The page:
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Financing university studies in Germany

...Finally a decision from the BaföG office?

In my last entry, I wrote about my motivation for founding the local chapter of in Mainz. Today I want to share some of the experiences I have had through my activities for this organization as well as those of my friends.

One statement comes immediately to mind for me:

“I didn’t tell them that I was receiving BaföG [educational loans and grants available from the state in Germany]. And I felt so terrible as they were criticizing ‘all of those cheaters who would steal money from the state’.”

I vividly remember how a friend told me about this situation. I could still see how much she had been hurt by her fellow students who were trashing recipients of BaföG. My friend is a hard-working young woman who always worked to support herself while studying. But she couldn’t earn enough money to pay for all of her expenses. She didn’t want to cheat anybody but just needed the money to be able to do her degree. Her family couldn’t finance her studies.

“The biggest issue is that many people don’t know how much information you need to give to the agency for receiving BaföG,” my friend told me. Through my work for, I know what she meant by that: You have to fill out piles of papers, and you need a lot of official documents that prove that neither you nor your parents earn or have saved more money than the regulations allow. This situation is especially difficult for students who don’t have any contact with their parents any more. The agencies normally don’t allow applications with missing documents, and it can be quite dramatic for young people to try to get back in touch with their families.

When we go to schools with, many students ask us how much BaföG they can count on. We can’t tell them. While there is an online calculator, the legal rules that define how much every person can receive are very complicated. Thus, normally, you can’t be sure whether you’ll get a student loan or not – nor how much money you’ll receive. The maximum amount you can receive is 670 Euro a month. Depending on the city you live in, this isn’t a lot of money. Moreover, students regularly have to turn in new requests for the funds. So they often do not know for sure how much money they will receive in the coming months.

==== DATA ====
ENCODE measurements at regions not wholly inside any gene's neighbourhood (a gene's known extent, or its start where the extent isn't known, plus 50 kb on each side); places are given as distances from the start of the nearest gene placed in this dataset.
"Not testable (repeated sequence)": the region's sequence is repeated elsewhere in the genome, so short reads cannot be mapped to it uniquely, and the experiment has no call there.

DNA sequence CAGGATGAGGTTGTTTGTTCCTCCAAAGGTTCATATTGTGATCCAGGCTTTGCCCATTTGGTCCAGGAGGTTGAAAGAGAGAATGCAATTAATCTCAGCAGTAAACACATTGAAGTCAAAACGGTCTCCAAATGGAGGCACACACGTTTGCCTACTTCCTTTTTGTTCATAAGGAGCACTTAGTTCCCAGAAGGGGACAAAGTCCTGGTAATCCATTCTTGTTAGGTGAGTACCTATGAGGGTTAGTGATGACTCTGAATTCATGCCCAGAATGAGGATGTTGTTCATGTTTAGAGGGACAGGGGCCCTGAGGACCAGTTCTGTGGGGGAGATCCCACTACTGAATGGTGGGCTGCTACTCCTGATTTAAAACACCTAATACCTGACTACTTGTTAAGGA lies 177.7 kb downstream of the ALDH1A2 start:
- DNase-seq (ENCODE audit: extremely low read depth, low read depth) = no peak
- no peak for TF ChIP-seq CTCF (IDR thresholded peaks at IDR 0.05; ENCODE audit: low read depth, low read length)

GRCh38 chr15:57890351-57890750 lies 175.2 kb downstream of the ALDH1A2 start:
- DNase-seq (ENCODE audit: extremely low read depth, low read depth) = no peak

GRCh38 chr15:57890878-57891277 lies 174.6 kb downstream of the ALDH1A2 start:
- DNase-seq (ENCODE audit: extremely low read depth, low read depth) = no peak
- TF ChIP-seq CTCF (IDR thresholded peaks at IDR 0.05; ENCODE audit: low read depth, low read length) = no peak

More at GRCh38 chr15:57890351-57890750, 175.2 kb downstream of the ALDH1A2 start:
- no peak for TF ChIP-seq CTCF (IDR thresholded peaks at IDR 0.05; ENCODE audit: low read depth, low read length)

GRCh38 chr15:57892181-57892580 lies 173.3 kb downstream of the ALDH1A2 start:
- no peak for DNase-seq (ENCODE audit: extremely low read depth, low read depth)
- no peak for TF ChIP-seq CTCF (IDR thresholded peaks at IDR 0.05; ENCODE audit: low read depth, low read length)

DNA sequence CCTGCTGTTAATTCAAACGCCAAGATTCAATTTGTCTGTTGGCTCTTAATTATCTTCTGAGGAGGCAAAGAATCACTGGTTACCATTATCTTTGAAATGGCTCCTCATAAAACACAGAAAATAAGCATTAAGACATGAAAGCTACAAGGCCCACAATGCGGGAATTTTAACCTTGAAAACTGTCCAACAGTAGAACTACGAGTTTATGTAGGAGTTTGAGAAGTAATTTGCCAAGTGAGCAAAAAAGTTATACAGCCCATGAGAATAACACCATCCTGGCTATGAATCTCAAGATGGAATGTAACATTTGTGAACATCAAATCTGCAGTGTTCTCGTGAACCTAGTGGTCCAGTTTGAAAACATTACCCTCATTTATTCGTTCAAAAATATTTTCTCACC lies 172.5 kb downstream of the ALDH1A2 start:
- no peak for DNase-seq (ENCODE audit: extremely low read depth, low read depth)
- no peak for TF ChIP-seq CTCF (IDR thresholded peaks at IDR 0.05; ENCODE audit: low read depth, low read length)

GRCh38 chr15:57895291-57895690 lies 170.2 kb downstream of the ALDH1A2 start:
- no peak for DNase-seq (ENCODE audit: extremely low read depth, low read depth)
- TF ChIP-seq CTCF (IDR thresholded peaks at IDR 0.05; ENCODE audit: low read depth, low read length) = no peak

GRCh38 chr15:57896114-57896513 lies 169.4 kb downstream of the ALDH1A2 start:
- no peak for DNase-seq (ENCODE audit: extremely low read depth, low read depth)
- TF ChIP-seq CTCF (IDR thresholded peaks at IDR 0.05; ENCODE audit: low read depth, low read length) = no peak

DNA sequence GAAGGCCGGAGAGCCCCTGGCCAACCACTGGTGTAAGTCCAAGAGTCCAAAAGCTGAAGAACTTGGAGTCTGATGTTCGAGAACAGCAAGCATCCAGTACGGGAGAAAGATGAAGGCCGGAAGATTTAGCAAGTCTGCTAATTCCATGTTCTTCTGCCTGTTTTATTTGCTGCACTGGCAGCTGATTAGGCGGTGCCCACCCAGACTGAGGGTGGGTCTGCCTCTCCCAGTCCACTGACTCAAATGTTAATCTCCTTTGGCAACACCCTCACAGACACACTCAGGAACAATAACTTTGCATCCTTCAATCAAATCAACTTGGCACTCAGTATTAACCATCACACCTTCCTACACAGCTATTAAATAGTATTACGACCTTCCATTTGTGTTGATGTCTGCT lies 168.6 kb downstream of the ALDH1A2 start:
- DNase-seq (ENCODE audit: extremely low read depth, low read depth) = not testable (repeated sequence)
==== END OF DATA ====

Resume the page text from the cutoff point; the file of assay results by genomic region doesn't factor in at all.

There’s also the issue that it takes a long time from the time of requesting BaföG until you receive a decision. During that time, you don’t get any money. This is a terrible situation for young people depending on this state loan.

Many incoming students don't know all of their options when it comes to funding

What we realized by talking to parents and students who don’t know the BaföG system is that many are afraid of taking on debt. We explain to them that half of the loans don’t have to paid back to the state and that there is no interest on the other half. Martin, one of our mentors from, always explains it this way: “Of every euro you spend from your BaföG money, 50 cents are a present to you. So don’t be a fool. If you are in a financially tight situation, apply for BaföG.” While explaining, he always draws a circle and divides it into two halves, symbolizing what you have to pay back and what you are given for free.

Another thing many parents and even teachers don’t know is that high school students can receive BaföG, too. I never miss out on the chance to inform classes about this possibility whenever I’m making a presentation in a classroom. BaföG is a great opportunity to receive support – but as with scholarships and other benefits, often the people that need them most don’t know about them, have unjustified worries or wrong information. With, we try to work against this lack of information and to support people in the sticky situation of asking for help from the state.


June 18, 2012 | 10:25 am